Purely as a byproduct of my looking at contemporary (to JA) usages of variants on the "truth universally acknowledged" meme, I came across the following article in the January 1813 issue of the Gentleman's Magazine (i.e., a few months too late for JA to have read it before P&P was published), which actually seemed, for several reasons, to be one which JA might have noticed, or have had it brought to her attention by family who read this Magazine:
Here is the beginning:
"Support' Of The Navy: IT IS A TRUTH UNIVERSALLY ADMITTED, that the power, wealth, and existence of the British Empire depend on maritime superiority. The support of its Navy is, therefore, an object of the greatest national importance; and to have the means of it within ourselves, must ensure our safety in the same degree, as to rely on foreign powers for that which is essential to our strength and prosperity must he supine and dangerous....."
Of course, having two sailor brothers who by 1813 had already made strides up the ladder of the British Navy and would have perhaps taken an interest in such broader policy matters as are discussed in the above article, it seems very possible to me that somehow JA would have read the above article right around the time that P&P was being published, and, if she did, surely she smiled at the favorable omen and coincidence of the opening phraseology of this article with P&P's.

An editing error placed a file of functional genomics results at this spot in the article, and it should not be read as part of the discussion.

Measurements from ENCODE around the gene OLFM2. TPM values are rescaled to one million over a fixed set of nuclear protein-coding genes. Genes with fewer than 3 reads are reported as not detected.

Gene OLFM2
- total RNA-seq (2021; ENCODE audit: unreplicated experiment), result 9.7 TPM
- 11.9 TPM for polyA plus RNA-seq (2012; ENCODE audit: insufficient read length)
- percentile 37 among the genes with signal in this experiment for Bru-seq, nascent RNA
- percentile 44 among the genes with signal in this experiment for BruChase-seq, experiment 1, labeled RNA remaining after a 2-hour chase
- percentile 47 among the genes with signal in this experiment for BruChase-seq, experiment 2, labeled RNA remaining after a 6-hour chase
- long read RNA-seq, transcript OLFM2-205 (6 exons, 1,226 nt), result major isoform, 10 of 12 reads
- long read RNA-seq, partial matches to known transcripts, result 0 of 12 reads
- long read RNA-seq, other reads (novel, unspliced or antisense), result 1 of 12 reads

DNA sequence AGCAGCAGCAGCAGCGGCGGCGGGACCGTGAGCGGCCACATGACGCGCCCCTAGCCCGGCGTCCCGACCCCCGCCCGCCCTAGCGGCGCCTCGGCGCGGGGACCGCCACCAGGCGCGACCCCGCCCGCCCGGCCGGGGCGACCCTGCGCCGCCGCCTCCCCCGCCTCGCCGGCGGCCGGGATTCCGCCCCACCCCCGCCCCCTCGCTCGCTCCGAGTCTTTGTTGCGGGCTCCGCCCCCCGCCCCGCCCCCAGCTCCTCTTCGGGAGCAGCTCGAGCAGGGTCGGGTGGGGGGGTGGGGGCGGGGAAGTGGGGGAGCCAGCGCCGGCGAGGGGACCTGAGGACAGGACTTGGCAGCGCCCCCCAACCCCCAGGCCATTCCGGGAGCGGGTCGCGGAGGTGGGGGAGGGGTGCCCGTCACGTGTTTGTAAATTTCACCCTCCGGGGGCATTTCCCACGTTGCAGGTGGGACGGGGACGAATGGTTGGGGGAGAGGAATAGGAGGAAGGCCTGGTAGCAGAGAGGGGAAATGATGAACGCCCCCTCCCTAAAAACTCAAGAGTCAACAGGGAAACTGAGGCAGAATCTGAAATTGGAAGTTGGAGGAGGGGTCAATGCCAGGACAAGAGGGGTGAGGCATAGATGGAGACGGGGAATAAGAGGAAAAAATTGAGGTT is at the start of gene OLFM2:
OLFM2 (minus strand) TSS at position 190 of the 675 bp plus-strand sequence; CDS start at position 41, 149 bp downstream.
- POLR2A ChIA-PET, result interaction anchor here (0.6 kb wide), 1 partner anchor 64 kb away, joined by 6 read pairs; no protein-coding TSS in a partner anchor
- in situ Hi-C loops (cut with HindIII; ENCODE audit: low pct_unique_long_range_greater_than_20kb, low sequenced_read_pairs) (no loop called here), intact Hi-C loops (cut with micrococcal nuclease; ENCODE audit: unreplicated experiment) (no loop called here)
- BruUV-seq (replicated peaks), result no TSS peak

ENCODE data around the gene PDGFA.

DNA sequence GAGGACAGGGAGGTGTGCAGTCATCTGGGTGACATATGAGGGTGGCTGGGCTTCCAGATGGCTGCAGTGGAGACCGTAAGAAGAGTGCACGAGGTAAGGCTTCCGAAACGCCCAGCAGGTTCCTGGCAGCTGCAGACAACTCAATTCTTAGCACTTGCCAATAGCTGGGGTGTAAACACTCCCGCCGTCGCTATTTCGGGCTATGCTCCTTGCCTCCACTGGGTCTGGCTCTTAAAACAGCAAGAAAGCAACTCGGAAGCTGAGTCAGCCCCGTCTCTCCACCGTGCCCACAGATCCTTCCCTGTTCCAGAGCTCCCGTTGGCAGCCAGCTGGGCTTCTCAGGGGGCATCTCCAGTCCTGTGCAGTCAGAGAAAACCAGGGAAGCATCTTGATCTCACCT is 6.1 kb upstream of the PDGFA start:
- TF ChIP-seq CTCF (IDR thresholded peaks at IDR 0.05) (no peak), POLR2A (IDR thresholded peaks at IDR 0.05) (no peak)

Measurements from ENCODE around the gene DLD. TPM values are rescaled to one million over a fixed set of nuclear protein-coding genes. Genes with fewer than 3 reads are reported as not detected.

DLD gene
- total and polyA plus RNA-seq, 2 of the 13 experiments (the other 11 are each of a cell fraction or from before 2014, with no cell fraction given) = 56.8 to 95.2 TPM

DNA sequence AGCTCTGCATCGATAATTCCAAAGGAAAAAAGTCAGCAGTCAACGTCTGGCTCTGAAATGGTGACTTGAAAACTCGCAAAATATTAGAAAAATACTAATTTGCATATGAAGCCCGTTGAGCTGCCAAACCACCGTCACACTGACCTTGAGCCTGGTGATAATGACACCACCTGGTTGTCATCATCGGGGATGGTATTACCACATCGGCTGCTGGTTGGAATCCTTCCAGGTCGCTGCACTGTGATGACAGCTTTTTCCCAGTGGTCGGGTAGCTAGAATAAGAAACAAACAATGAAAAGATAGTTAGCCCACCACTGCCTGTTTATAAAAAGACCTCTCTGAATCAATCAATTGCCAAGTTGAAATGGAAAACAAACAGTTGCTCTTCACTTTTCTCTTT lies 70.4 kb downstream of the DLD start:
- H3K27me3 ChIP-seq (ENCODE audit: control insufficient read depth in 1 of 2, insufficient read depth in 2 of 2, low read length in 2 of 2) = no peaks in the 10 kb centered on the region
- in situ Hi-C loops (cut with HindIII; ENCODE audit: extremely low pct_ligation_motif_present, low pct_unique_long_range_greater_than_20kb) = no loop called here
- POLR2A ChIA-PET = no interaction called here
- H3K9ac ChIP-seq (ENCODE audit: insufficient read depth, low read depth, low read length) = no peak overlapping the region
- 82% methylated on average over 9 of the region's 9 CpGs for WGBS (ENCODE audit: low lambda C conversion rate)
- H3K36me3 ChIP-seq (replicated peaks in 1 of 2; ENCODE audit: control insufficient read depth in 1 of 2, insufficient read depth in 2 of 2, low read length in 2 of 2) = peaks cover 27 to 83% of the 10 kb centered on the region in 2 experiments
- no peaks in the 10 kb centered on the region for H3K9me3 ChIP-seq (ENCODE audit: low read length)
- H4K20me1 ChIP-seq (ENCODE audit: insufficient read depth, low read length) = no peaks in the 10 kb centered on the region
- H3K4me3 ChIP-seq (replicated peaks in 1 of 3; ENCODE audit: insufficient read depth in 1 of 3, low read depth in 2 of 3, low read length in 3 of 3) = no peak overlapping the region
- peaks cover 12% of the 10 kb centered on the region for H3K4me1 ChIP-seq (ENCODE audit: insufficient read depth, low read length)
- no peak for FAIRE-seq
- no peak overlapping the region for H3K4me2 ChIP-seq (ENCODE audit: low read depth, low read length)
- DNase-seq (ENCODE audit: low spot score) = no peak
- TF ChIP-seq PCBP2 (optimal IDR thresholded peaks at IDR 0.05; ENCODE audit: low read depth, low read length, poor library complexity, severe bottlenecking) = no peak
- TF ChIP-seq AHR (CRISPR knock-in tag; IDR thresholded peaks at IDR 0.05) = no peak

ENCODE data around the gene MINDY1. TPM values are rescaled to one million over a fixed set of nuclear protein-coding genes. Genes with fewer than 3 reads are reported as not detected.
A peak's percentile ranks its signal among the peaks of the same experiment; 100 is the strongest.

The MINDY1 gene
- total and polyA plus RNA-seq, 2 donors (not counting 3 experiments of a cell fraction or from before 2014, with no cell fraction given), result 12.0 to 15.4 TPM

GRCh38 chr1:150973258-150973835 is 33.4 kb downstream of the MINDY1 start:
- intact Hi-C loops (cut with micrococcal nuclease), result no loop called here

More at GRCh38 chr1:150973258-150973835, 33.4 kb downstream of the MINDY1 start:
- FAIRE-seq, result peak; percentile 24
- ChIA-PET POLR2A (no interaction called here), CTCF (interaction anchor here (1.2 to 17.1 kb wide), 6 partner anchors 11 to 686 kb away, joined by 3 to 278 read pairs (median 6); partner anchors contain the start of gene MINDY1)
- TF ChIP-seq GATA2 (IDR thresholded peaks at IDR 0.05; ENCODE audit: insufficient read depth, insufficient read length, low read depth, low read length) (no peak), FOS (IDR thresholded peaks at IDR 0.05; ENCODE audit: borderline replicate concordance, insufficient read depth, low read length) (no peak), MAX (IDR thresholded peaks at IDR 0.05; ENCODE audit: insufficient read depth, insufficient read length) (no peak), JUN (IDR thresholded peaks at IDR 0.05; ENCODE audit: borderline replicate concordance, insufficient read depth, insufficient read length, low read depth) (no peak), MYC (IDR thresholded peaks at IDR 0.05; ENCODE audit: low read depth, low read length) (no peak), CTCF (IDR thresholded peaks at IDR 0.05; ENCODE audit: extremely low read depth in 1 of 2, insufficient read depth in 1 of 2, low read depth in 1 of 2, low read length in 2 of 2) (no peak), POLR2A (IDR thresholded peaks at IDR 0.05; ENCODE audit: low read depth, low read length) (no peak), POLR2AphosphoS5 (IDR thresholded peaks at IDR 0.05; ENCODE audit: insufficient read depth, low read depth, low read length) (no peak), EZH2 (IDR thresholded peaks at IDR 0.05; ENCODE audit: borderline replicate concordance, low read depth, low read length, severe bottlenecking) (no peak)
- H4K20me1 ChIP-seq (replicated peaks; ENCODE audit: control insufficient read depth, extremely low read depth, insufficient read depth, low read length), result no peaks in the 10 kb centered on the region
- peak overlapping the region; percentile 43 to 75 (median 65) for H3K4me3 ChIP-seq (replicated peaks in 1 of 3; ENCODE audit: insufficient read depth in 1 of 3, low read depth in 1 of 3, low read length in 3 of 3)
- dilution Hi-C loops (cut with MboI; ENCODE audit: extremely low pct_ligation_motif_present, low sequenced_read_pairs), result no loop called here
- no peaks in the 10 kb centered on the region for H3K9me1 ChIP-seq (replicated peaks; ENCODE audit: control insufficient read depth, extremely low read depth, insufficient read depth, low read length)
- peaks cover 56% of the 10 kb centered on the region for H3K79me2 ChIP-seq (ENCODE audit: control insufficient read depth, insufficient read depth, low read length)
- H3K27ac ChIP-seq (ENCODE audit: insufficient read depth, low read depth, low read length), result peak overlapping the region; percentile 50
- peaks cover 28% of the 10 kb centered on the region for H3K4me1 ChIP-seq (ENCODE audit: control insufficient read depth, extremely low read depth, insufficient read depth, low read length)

The subject of timber was not unknown to JA, either. As I stated in my AGM presentation, in referring to Mrs. Tilson as perhaps JA's prime real-life source for the character of Mrs. Tilney, I also pointed out as follows:
"General Tilney has his “ancestry” partly in Mrs. Tilson’s brother in law, a Brigadier General who inherited a vast estate, and partly in Mrs. Tilson’s own husband, who, we know from one of Jane’s letters, was as willing to chop down beautiful old timber for profit as General Tilney was ready to demolish that snug old cottage at Woodston until Catherine expressed a liking for it. " (6 June 1811)
So I believe JA, with her omnivorous interest in so many diverse subjects, would have been especially interested in reading this article, which bore on _two_ topics where she had strong feelings, the Navy and England's forests.
And that's why I took the extra five minutes to skim that article to get its point of view, and can report that it was a remarkably astute and cogent assessment, by someone who clearly knew his stuff (yes, it sounded like a man to me!) of economic factors, and also intimations of corrupt cronyism, all bearing on the likelihood that the British Navy would run out of timber for the building of new ships within 20 years, if the country did not something drastic to prevent this catastrophe. I would imagine that the writer's concerns were either addressed quickly, or else he was too gloom and doom in his predictions, because we know that England's Navy did not run out of timber for its ships during the balance of the 19th century, until metal replaced wood, whenever that was.
A far cry from the concerns oft expressed in Austen's novels for the old growth timber cut down as part of "improvement" of great estates, but a topic that I bet was bandied about sometime at Chawton during discussions of the Navy, and that JA would have been interested in.
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